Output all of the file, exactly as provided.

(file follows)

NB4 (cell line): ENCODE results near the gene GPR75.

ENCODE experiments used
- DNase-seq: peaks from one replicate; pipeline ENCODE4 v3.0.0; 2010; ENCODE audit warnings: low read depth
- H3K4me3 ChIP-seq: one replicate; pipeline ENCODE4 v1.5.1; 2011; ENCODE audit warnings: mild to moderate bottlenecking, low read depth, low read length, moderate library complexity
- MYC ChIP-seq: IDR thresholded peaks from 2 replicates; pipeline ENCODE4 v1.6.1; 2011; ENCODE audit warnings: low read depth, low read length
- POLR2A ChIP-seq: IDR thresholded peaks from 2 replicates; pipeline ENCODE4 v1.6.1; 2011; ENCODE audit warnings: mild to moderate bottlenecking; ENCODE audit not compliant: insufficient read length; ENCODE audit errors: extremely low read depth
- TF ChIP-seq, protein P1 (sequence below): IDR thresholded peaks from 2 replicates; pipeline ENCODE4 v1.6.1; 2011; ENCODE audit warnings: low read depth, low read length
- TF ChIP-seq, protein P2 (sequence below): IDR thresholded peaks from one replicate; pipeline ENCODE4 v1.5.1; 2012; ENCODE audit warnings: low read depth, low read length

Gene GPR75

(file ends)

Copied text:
NB4 (cell line): ENCODE results near the gene GPR75.

ENCODE experiments used
- DNase-seq: peaks from one replicate; pipeline ENCODE4 v3.0.0; 2010; ENCODE audit warnings: low read depth
- H3K4me3 ChIP-seq: one replicate; pipeline ENCODE4 v1.5.1; 2011; ENCODE audit warnings: mild to moderate bottlenecking, low read depth, low read length, moderate library complexity
- MYC ChIP-seq: IDR thresholded peaks from 2 replicates; pipeline ENCODE4 v1.6.1; 2011; ENCODE audit warnings: low read depth, low read length
- POLR2A ChIP-seq: IDR thresholded peaks from 2 replicates; pipeline ENCODE4 v1.6.1; 2011; ENCODE audit warnings: mild to moderate bottlenecking; ENCODE audit not compliant: insufficient read length; ENCODE audit errors: extremely low read depth
- TF ChIP-seq, protein P1 (sequence below): IDR thresholded peaks from 2 replicates; pipeline ENCODE4 v1.6.1; 2011; ENCODE audit warnings: low read depth, low read length
- TF ChIP-seq, protein P2 (sequence below): IDR thresholded peaks from one replicate; pipeline ENCODE4 v1.5.1; 2012; ENCODE audit warnings: low read depth, low read length

Gene GPR75